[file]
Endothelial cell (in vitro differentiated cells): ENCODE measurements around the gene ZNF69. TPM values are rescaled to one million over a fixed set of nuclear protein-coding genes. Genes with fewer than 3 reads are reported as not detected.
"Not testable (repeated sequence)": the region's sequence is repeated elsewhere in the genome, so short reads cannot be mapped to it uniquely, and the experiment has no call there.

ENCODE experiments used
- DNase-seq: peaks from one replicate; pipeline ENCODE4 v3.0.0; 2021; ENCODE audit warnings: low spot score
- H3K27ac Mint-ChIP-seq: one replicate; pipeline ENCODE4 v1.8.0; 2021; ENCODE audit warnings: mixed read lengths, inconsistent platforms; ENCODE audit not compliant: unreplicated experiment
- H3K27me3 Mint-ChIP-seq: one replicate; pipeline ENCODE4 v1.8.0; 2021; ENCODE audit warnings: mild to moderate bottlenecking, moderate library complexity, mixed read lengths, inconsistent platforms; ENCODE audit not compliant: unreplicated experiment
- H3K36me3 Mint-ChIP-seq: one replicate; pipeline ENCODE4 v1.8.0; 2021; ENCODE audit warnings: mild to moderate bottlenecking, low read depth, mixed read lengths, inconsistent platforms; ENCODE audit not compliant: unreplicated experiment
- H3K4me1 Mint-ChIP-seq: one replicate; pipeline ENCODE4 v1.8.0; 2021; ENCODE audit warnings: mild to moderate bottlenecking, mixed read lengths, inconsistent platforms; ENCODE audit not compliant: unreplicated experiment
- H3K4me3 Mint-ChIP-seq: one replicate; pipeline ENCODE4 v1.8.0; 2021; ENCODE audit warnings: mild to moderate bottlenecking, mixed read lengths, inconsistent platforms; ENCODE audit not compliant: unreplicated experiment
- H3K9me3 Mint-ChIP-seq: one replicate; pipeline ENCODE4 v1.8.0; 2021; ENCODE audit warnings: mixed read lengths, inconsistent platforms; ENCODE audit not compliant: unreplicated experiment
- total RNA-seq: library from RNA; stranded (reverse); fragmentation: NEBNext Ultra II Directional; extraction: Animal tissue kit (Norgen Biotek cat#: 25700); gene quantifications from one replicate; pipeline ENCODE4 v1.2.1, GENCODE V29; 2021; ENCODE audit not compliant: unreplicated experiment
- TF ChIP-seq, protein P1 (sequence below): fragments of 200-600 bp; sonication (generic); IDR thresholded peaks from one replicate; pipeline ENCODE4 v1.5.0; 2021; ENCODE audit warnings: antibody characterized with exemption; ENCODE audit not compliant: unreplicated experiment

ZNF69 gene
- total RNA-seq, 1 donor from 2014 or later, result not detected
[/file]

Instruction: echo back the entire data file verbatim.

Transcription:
Endothelial cell (in vitro differentiated cells): ENCODE measurements around the gene ZNF69. TPM values are rescaled to one million over a fixed set of nuclear protein-coding genes. Genes with fewer than 3 reads are reported as not detected.
"Not testable (repeated sequence)": the region's sequence is repeated elsewhere in the genome, so short reads cannot be mapped to it uniquely, and the experiment has no call there.

ENCODE experiments used
- DNase-seq: peaks from one replicate; pipeline ENCODE4 v3.0.0; 2021; ENCODE audit warnings: low spot score
- H3K27ac Mint-ChIP-seq: one replicate; pipeline ENCODE4 v1.8.0; 2021; ENCODE audit warnings: mixed read lengths, inconsistent platforms; ENCODE audit not compliant: unreplicated experiment
- H3K27me3 Mint-ChIP-seq: one replicate; pipeline ENCODE4 v1.8.0; 2021; ENCODE audit warnings: mild to moderate bottlenecking, moderate library complexity, mixed read lengths, inconsistent platforms; ENCODE audit not compliant: unreplicated experiment
- H3K36me3 Mint-ChIP-seq: one replicate; pipeline ENCODE4 v1.8.0; 2021; ENCODE audit warnings: mild to moderate bottlenecking, low read depth, mixed read lengths, inconsistent platforms; ENCODE audit not compliant: unreplicated experiment
- H3K4me1 Mint-ChIP-seq: one replicate; pipeline ENCODE4 v1.8.0; 2021; ENCODE audit warnings: mild to moderate bottlenecking, mixed read lengths, inconsistent platforms; ENCODE audit not compliant: unreplicated experiment
- H3K4me3 Mint-ChIP-seq: one replicate; pipeline ENCODE4 v1.8.0; 2021; ENCODE audit warnings: mild to moderate bottlenecking, mixed read lengths, inconsistent platforms; ENCODE audit not compliant: unreplicated experiment
- H3K9me3 Mint-ChIP-seq: one replicate; pipeline ENCODE4 v1.8.0; 2021; ENCODE audit warnings: mixed read lengths, inconsistent platforms; ENCODE audit not compliant: unreplicated experiment
- total RNA-seq: library from RNA; stranded (reverse); fragmentation: NEBNext Ultra II Directional; extraction: Animal tissue kit (Norgen Biotek cat#: 25700); gene quantifications from one replicate; pipeline ENCODE4 v1.2.1, GENCODE V29; 2021; ENCODE audit not compliant: unreplicated experiment
- TF ChIP-seq, protein P1 (sequence below): fragments of 200-600 bp; sonication (generic); IDR thresholded peaks from one replicate; pipeline ENCODE4 v1.5.0; 2021; ENCODE audit warnings: antibody characterized with exemption; ENCODE audit not compliant: unreplicated experiment

ZNF69 gene
- total RNA-seq, 1 donor from 2014 or later, result not detected